Can You Lose VA Benefits for Using Drugs?

Veterans won’t lose VA benefits just for using drugs. The Department of Veterans Affairs (VA) provides healthcare coverage for Veterans for a wide range of services, including substance use disorder (SUD) treatment.1

However, there are some ways drug use could lead to the loss of VA benefits. For example, drug use and crime are closely linked, and incarceration can result in losing VA benefits.2,3

So, while admitting to using drugs or testing positive on a drug screen won’t cause you to lose your benefits, going to jail for possession or distribution of drugs could reduce or terminate your VA disability payments and pensions.2

VA Benefits & Eligibility Requirements

military veteran attending therapy for mental health disorderThe VA provides healthcare coverage as well as disability benefits.4,5

VA healthcare benefits cover most services covered by private health insurance, such as medical care, surgeries, mental health, and addiction care.4

Disability benefits are tax-free monthly payments you receive if you can’t work because of an injury from your service in the military.5

Let’s review these benefits and their eligibility requirements.

VA Healthcare Eligibility

You may be eligible for VA healthcare coverage if you didn’t receive a dishonorable discharge.

The following minimum service requirements apply if you enlisted in the active military, naval, or air service after September 7, 1980, or started active duty after October 16, 1981, one of the following must apply:4

  • You completed the service period or served for 24 ongoing months.
  • You served less than the minimum required time allotment but were discharged for an injury that was worsened or caused by active duty or discharged for hardship.

Minimum service requirements do not apply to those who served prior to September 7, 1980.4

If you are a current or former member of the Reserves or National Guard, you may be eligible if you were called to active duty by a federal order and finished the entire period for which you were called to active duty. Obtaining active-duty status for training purposes only does not make you eligible for VA health care.

Several factors, like being a prisoner of war (POW) or qualifying for Medicaid, could qualify you for enhanced eligibility.4 The location and time you served in might also heighten your coverage eligibility.4

There’s still a chance you will qualify even if you’ve been dishonorably discharged.4 You can learn more about VA healthcare benefits on the VA website.

VA Disability Eligibility

To qualify for VA disability benefits, the following must apply:5

  • You have a current physical or mental injury or illness and have served in active duty, active duty training, or inactive duty training.
  • You must also be able to link your illness to serving in the military, prove your existing condition worsened due to serving, or have a disability related to active duty that started after serving. Special circumstances, like exposure to hazardous materials, having a chronic illness, or having an injury caused by being a POW, don’t require proof of VA coverage.

There’s still a chance you’ll be eligible even if you’ve been dishonorably discharged.5 You can learn more about VA disability benefits on the VA website.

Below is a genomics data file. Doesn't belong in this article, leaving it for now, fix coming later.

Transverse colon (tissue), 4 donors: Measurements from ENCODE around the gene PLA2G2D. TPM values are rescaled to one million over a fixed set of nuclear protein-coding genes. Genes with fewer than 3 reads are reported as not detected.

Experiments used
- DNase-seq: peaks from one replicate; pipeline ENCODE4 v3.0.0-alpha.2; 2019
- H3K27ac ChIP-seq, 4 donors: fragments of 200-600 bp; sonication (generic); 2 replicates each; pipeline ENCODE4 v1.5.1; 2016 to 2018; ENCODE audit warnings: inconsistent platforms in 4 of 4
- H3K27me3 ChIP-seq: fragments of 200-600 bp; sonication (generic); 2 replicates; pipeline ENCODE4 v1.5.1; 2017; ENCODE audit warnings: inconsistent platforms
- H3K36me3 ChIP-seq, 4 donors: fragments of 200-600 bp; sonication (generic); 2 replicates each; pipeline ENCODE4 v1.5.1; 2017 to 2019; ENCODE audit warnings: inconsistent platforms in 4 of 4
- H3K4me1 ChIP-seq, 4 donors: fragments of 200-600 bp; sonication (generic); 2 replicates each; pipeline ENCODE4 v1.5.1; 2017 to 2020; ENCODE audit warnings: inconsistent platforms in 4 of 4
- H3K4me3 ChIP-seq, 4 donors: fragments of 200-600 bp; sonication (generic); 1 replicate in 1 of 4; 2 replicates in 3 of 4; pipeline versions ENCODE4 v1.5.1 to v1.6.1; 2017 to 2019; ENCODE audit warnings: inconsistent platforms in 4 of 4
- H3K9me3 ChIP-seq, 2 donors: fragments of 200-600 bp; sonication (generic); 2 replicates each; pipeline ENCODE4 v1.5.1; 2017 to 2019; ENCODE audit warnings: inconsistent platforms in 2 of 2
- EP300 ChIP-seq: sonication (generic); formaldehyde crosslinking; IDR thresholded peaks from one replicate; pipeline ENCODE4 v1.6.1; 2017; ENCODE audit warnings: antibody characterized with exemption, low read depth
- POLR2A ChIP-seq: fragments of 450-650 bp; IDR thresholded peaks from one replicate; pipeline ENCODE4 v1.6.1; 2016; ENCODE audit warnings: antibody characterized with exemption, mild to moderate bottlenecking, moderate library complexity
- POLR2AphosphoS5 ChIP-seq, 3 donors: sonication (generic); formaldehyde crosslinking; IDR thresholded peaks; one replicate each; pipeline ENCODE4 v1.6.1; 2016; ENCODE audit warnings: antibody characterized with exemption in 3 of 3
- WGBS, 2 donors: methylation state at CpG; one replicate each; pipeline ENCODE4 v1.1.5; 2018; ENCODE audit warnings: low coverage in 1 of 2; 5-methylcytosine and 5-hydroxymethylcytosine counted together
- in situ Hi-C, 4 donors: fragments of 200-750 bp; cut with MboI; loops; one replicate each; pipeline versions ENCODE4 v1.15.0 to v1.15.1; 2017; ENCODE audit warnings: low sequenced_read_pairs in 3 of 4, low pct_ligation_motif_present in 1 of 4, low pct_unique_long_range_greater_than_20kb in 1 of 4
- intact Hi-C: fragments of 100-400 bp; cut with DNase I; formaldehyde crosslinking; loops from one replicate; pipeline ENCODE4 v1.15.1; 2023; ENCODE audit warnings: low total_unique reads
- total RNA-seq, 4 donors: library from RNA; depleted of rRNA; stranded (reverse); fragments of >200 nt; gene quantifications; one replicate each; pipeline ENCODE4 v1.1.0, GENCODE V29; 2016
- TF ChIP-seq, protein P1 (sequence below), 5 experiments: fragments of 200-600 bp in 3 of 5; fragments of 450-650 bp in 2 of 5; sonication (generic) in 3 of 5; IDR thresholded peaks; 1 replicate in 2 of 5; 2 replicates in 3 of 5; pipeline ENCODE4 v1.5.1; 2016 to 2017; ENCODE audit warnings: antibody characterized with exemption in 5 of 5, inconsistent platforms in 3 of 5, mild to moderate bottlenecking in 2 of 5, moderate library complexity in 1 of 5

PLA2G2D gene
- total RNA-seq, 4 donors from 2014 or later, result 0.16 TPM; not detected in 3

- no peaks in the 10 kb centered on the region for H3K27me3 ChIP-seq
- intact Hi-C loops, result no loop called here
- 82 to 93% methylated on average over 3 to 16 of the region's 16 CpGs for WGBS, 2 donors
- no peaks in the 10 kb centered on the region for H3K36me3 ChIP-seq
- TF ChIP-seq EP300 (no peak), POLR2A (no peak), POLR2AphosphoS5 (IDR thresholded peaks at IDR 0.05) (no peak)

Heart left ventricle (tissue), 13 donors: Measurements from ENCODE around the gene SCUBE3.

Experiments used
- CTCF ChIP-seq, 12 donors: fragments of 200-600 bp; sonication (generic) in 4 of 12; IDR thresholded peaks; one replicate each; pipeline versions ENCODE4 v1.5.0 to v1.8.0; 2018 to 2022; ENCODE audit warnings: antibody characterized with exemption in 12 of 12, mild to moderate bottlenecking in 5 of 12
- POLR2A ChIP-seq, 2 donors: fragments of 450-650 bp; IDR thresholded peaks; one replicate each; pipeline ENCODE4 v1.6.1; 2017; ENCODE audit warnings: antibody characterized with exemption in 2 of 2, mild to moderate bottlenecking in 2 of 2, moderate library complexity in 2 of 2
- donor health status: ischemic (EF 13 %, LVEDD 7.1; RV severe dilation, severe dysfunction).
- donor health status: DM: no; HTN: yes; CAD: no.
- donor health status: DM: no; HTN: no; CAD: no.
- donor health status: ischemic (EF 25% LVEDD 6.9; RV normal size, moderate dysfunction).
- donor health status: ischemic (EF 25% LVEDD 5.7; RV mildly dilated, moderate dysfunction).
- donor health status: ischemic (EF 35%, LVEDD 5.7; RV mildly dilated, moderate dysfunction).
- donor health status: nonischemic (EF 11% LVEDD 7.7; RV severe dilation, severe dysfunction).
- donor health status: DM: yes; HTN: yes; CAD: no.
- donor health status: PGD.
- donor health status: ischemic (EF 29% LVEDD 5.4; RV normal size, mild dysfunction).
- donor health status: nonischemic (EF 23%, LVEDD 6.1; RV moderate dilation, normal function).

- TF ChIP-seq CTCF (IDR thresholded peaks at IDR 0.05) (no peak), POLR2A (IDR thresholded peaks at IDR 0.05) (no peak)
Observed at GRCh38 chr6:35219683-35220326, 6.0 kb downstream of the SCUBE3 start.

Do VA Benefits Cover Rehab?

military veteran at psychotherapy appointmentThe VA healthcare program offers various options to support Veterans fighting drug or alcohol addiction, including coverage for rehab. Several types of addiction treatment are available to accommodate your needs. Here are some services the VA might cover for SUD care:6

  • Medical detox
  • Intensive outpatient treatment (IOP)
  • Short-term outpatient counseling
  • Marriage and family counseling
  • Residential care
  • Continuing care
  • Relapse prevention
  • Self-help groups
  • Medication for opioid use disorder (MOUD)
  • Treatment for co-occurring disorders

Do I Have to Go to the VA for Rehab Treatment?

Not necessarily. If the VA can’t provide the care you need or you live far away from a VA facility, you can receive treatment from a community care provider. Community care providers are private-sector doctors and facilities that offer services in your local community covered by the VA.7

Generally, this requires obtaining approval through the VA before enrolling in the rehab program.7  AAC rehab facilities, including Recovery First Treatment Center, are part of the VA community care network. Our facilities provide evidence-based care with specialized programs for Veterans and first responders, and our compassionate admissions navigators can guide you through the process of obtaining VA approval.

Veteran Addiction Treatment in Florida

Recovery First is a great option for an inpatient rehab facility near Miami.

The Veterans program utilizes evidence-based approaches that consider how Veterans’ unique experiences affect their recovery, offering a space for camaraderie and trust with customized care and desirable amenities.

The Veterans program accepts Veterans from all branches of the U.S. Armed Forces. Various treatment options are available to accommodate your needs, including:

  • Medical detox.
  • Inpatient rehab.
  • Partial hospitalization program (PHP).
  • Intensive outpatient program (IOP).
  • Telehealth addiction treatment.

Within any of these levels of addiction treatment, you’ll build coping skills to promote long-term recovery while learning about topics significant to Veteran recovery, like post-traumatic responses, pain management, and grief and loss.

Recovery First is a member of the community care network and accepts insurance coverage from many major healthcare companies, including TRICARE East.

Call to start treatment today or discuss payment options with a compassionate admissions navigator. Verify insurance coverage using the confidential .

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